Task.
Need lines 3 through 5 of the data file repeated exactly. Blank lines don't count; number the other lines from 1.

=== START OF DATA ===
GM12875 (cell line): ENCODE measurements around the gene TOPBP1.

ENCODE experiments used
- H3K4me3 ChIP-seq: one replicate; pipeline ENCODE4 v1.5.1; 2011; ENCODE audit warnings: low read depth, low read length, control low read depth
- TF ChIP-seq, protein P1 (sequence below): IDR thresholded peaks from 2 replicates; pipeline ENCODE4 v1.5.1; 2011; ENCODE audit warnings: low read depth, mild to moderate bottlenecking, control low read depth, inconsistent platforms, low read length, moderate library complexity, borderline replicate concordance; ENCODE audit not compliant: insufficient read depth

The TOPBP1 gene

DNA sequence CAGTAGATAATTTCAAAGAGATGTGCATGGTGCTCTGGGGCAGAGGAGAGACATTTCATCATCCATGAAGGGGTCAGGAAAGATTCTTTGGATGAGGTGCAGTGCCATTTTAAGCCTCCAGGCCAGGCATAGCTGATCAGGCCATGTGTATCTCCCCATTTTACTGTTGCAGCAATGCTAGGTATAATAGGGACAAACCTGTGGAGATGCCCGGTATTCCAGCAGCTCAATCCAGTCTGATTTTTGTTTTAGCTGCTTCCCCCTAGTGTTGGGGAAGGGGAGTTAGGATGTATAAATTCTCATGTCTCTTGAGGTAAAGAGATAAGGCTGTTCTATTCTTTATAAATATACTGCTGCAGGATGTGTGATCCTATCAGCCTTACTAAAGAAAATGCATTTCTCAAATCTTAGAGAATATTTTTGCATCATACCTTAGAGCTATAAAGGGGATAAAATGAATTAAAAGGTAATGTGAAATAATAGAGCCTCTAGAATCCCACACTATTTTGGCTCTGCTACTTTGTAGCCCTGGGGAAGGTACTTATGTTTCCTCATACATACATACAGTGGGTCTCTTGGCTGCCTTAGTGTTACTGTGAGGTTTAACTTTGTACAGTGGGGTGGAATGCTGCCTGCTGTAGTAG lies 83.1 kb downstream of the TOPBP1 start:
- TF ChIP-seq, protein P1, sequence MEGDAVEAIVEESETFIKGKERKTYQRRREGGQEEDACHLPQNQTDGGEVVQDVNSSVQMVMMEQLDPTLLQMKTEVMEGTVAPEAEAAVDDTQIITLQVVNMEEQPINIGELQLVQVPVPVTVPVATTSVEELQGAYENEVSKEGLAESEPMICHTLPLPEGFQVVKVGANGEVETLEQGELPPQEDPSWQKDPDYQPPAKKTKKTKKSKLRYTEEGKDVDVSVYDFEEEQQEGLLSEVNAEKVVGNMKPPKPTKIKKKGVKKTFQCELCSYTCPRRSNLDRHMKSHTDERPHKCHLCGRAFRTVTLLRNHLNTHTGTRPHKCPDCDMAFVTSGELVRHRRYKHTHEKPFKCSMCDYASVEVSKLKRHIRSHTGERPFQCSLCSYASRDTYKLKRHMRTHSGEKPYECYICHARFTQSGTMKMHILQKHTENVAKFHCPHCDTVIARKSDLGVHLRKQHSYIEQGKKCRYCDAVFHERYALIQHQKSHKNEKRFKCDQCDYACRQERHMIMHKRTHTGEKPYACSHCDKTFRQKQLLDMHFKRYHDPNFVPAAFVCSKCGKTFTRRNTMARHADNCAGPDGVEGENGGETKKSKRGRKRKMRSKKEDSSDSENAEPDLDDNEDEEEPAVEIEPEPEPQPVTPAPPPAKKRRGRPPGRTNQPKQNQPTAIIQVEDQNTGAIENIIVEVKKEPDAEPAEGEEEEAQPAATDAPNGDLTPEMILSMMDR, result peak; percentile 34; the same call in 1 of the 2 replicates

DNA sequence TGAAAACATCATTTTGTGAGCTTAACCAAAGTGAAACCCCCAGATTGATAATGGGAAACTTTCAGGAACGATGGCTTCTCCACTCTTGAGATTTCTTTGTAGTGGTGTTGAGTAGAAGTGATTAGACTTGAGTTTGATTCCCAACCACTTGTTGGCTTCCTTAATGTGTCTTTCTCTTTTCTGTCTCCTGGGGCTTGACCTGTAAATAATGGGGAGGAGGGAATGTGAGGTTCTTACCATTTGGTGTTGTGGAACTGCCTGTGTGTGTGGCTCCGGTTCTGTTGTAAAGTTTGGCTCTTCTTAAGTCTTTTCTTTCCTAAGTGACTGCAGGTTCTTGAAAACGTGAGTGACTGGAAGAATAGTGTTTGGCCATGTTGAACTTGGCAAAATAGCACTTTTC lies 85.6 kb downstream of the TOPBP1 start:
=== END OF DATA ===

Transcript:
- H3K4me3 ChIP-seq: one replicate; pipeline ENCODE4 v1.5.1; 2011; ENCODE audit warnings: low read depth, low read length, control low read depth
- TF ChIP-seq, protein P1 (sequence below): IDR thresholded peaks from 2 replicates; pipeline ENCODE4 v1.5.1; 2011; ENCODE audit warnings: low read depth, mild to moderate bottlenecking, control low read depth, inconsistent platforms, low read length, moderate library complexity, borderline replicate concordance; ENCODE audit not compliant: insufficient read depth

The TOPBP1 gene